Buddhist monks serve Ramadan iftar at a Dhaka monastery and near a temple in Malaysia

As the clock strikes 6 p.m., Shudhhanondo Mohathero hurries to the kitchen to alert his army of 15 monks that they have less than 40 minutes until iftar.

Soon, people will begin queuing outside the Dharmarajika Bouddha Bihar, a Buddhist monastery in Dhaka, where Mohathero hands out free food packs to fasting Muslims who are too poor to buy a meal to end their fast.

It is a tradition that 89-year-old Mohathero started 10 years ago when he assumed responsibility for the temple’s upkeep.

“Since the early days of the monastery, we have received tremendous support in celebrating different Buddhist festivals from our Muslim friends. So I thought it’s time to do something in return,” Mohathero told Arab News.

Built in 1951, the monastery, which is located in Basabo in the eastern part of Dhaka, has been involved in various social welfare activities.

Since the start of Ramadan this year, almost 200 food packs have been doled out every day, with plans to double the number by the end of the month. The 15 monks who live in the monastery prepare the food boxes for iftar.

At a cost of around 80 cents, which is funded by the temple, each box contains traditional Bangladeshi iftar items such as puffed rice, boiled and seasoned chickpeas, jilapi (a deep-fried sweet pastry), beguni (deep-fried eggplant) and dal bora (a fried item with smashed lentils and dates).

This photo taken on July 6, 2015 shows Bangladeshi Buddhist monks distributing tokens among Muslims for collecting iftar meals for breaking fast in the main shrine of Dhammarajika Monastery in Dhaka. A Buddhist monastery in Bangladesh is serving food to hundreds of poor Muslims during Ramadan, in a rare example of social harmony between the religions in the South Asian nation. AFP PHOTO / Munir uz ZAMAN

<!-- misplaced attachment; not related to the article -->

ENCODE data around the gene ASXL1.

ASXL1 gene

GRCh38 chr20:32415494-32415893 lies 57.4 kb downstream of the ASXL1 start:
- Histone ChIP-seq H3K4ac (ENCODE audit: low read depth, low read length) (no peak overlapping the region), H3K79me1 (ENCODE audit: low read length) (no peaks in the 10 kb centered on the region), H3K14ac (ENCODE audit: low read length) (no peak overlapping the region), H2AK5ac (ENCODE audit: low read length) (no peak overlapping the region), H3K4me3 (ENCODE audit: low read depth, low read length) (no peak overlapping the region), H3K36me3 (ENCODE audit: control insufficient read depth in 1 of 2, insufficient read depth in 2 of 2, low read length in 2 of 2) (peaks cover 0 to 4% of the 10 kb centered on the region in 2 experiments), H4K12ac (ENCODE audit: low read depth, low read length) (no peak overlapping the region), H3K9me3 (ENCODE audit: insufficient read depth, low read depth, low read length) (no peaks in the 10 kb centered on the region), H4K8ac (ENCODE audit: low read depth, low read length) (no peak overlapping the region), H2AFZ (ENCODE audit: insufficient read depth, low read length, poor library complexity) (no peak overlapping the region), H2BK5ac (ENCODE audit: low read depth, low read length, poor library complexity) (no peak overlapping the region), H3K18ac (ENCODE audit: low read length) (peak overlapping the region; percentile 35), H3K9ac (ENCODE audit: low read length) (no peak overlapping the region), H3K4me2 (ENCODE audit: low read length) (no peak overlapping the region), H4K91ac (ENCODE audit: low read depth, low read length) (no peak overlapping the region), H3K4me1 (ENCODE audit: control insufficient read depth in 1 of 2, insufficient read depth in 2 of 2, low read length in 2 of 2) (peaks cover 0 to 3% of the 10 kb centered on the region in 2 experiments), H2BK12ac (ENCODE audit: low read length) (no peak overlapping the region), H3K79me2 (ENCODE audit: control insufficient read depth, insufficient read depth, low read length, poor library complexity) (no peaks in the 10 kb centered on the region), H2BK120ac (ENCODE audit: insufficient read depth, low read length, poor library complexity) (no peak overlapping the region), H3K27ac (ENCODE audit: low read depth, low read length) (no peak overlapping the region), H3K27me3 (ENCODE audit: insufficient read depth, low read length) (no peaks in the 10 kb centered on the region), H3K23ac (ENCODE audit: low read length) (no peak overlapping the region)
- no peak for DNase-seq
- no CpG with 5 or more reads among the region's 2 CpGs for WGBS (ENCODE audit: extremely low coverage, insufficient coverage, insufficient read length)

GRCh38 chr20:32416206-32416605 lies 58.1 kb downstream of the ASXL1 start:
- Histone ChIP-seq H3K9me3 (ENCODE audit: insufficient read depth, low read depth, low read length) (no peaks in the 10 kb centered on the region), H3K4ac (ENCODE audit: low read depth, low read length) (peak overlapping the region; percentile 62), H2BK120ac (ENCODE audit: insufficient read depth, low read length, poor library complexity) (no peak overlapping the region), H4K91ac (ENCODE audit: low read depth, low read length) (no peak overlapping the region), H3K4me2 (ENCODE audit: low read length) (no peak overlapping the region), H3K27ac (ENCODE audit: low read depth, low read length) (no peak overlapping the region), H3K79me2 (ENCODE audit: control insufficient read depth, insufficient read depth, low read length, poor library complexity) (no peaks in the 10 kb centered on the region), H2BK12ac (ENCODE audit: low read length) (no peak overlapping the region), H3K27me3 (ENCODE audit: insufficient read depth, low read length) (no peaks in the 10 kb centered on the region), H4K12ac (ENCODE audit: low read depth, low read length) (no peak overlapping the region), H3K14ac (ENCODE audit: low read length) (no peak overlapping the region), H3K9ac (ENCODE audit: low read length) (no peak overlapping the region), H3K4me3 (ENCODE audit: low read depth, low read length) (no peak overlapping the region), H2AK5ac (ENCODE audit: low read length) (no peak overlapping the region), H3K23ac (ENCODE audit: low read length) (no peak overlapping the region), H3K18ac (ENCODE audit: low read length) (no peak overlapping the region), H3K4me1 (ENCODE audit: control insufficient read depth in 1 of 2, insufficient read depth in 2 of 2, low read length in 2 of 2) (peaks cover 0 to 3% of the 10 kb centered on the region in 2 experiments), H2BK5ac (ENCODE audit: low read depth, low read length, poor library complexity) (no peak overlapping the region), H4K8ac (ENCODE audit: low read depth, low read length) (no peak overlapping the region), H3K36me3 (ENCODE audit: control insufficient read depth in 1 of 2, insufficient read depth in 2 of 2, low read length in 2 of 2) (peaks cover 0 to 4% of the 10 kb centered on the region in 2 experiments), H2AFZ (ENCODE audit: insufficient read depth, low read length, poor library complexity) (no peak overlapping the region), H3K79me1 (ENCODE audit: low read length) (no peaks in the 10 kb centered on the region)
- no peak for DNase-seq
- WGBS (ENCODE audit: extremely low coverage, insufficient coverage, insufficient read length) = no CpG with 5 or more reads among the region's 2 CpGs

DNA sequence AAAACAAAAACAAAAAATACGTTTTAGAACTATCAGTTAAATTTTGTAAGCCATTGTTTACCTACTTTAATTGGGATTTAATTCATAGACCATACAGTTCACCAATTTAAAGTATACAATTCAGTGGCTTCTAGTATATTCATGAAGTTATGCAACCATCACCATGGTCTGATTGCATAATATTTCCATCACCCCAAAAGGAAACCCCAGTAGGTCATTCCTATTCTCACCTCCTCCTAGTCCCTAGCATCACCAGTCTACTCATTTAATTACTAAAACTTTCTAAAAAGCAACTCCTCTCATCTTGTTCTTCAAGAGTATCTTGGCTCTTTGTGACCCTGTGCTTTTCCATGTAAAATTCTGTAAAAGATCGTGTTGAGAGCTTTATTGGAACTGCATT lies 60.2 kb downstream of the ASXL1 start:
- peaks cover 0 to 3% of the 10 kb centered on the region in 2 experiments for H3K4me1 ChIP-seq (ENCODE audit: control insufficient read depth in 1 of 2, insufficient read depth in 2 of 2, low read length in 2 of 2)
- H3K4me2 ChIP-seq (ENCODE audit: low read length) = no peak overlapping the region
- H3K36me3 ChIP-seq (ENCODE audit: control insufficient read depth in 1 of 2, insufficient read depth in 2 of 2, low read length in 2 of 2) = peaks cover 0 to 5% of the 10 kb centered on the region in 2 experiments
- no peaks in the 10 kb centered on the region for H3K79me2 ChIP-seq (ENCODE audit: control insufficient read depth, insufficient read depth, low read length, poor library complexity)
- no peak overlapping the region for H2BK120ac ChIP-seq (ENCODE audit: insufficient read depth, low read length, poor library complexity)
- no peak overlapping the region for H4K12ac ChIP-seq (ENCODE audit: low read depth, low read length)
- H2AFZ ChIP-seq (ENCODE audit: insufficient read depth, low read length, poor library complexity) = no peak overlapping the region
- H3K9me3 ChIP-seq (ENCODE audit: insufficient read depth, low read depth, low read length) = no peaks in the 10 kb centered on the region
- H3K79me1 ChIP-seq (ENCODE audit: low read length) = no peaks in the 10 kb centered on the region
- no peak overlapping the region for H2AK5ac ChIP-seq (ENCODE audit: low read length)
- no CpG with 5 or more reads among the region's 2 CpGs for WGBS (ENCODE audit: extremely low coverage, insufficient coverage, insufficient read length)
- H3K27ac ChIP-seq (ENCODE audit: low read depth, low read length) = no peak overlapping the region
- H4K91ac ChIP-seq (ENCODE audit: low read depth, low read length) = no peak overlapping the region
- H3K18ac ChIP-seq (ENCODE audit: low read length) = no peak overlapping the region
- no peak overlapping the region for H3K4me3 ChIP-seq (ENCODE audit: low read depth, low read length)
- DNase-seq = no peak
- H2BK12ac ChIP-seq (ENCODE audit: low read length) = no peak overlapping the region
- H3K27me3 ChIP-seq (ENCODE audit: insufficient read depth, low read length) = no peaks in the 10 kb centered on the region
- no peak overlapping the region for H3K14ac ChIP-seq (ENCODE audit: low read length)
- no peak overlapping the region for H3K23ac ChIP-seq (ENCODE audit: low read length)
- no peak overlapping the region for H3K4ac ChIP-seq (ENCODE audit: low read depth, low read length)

“In previous years, our junior monks used to prepare iftar at the monastery. This year, however, we are starting to outsource the items due to the sheer volume,” Mohathero said.

In Malaysia, the monks have also been doing the same for the last 15 years. The Paguyuban Metta Buddhists community of the Sanggar Suci temple in Malang, East Java, was handing out nasi soto(aromatic soup with rice), es campur (ice dessert), warm tea and snacks at a yard near Jl. Dr. Wahidin on Monday afternoon as reported by The Jakarta Post.

“We have maintained that tradition until now. Initially, about 60-80 people would come every day during Ramadan, but the figure later increased to 100 a day,” he said.

He added that the Buddhist community came up with the money for the meals as they aimed to express their love for their Muslim neighbors.

“We make sure all the food and cooking equipment is halal by involving our Muslim neighbors when preparing the meals or ordering them from a third party. On the last day of Ramadan, we usually provide nasi kuning [yellow rice] and congratulate the Muslims who celebrate Idul Fitri.”

Back in Bangladesh, the Dhaka monastery’s generosity has not gone unnoticed by the fasting Muslims.

“I have been receiving iftar from the monastery for three years. Since my husband works as a daily-wage laborer, this iftar has made our lives very comfortable,” Asma Khatun, a local resident, said.

Another devotee, Sharif Hossain, said that iftar from the monastery “is like a divine blessing.”

“After losing all my properties in a river erosion, I moved to Dhaka just a few months ago and started living in a slum. I can finally feed my family with the iftar provided by the monks,” he said.

Talking about his experience being part of a project that builds communal harmony, Prantar Borua, an apprentice monk at the temple, said: “We feel proud and happy to be doing such an extraordinary thing. It’s a small contribution to the community, but it’s the best we can do at this moment.”

The monastery’s generosity has won praise from the Bangladesh authorities, too.

“It’s a nice initiative from the Buddhist community, especially at a time when the world is experiencing many hate crimes and interreligious conflicts. It upholds the spirit of religious harmony,” Abdul Hamid Jomaddar, joint secretary of the Religious Affairs Ministry, said.

“Our government believes in the coexistence of different religions, which is the beauty of this secular land,” he added.